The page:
Climate Change is Strangely Shrinking Bumblee Tongues
Climate change is having a strange effect on bumblebees; their tongues are shrinking. Scientists have found that climate-related changes in flower diversity caused the length of the alpine bumble bees' tongues to shrink.
Many co-evolved species have precisely matched traits. For example, long-tongued bumblebees are well adapted for obtaining nectar from deep flowers with long corolla tubes. Recent studies, though, have suggested that these bees with longer tongues are declining in number. In order to better understand why, the researchers studied several high-altitude sites in Colorado.
Using bumble specimens from 1966 through 1980, and from 2012 through 2014, the researchers measured changes in tongue length, noticing a significant shortening.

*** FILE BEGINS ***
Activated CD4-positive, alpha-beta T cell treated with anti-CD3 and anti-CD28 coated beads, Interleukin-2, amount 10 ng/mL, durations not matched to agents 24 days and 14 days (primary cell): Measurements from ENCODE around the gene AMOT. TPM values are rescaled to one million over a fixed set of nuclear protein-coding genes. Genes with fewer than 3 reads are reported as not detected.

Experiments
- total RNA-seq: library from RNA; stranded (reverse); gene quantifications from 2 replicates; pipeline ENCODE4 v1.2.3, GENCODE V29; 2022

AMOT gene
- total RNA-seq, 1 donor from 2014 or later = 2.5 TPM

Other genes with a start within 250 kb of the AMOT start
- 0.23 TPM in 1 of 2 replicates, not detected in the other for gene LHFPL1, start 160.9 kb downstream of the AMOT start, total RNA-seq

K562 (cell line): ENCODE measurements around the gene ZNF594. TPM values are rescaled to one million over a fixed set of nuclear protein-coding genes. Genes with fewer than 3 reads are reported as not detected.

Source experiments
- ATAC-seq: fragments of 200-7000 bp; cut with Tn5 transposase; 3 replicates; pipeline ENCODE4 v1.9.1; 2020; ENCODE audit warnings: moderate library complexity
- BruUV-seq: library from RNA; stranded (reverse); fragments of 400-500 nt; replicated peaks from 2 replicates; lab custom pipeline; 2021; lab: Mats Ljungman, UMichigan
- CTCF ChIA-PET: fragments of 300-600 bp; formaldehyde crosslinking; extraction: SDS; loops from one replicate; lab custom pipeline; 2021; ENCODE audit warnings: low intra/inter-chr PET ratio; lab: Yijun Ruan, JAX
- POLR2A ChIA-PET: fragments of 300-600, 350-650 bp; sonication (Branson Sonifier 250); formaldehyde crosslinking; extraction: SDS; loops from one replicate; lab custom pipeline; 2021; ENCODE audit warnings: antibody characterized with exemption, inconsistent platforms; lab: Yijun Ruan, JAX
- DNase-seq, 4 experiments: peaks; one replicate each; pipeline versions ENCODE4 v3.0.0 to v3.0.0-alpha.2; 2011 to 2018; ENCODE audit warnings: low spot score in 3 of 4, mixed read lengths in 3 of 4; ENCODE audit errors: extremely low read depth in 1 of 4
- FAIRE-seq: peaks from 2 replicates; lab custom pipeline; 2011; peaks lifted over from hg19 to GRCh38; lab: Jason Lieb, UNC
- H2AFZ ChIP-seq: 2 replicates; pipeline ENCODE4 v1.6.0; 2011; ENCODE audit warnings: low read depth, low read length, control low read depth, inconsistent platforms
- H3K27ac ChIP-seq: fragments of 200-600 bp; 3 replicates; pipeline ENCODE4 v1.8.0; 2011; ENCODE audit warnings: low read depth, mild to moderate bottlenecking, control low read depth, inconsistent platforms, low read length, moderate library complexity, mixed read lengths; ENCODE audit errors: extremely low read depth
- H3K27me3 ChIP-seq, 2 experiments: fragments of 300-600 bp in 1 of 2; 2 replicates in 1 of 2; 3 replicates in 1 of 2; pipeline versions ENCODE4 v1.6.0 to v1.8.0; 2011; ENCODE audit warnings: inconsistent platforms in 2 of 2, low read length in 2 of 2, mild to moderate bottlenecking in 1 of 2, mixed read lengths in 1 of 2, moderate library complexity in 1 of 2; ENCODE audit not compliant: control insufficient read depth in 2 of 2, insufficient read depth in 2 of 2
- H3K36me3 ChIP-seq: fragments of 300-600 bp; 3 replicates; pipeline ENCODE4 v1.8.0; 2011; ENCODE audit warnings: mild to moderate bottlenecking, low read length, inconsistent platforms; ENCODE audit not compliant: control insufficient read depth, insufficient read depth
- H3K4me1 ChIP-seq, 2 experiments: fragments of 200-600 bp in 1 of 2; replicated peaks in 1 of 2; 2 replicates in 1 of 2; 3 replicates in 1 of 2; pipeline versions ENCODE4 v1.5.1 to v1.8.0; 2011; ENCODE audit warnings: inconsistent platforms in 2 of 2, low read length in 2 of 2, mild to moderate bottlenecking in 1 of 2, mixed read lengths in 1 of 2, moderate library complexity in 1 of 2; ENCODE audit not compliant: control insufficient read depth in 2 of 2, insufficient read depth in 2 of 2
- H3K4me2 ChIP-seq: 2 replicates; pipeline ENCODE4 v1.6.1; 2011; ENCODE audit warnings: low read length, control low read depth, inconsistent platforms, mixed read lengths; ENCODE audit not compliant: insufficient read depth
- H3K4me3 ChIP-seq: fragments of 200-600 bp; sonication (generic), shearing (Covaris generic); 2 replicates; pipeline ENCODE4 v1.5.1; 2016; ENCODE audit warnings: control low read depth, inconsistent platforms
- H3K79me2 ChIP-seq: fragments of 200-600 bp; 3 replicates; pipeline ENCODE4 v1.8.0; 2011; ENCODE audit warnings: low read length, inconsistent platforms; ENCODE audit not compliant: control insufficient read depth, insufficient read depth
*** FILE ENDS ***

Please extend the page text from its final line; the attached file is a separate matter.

Then, the researchers examined possible mechanisms for this change. It wasn't a result of decreasing body size, competition from invaders or even co-evolution with flowers in the area.
So what was the cause? In this case, the scientists found that it may be the result of warming summers, which reduced numbers of the deep flowers these species preferred. This, in turn, forced the insects to be general foragers, capable of feeding across the remaining flowers, including many shallow flowers.
The findings reveal how these bees react to climate change. Not only that, but the pattern seen in this particular study may predict future effects of climate change in other systems. The results also highlight how climate change can decouple well-established mutualisms between bees and plants.
The findings are published in the journal Science.
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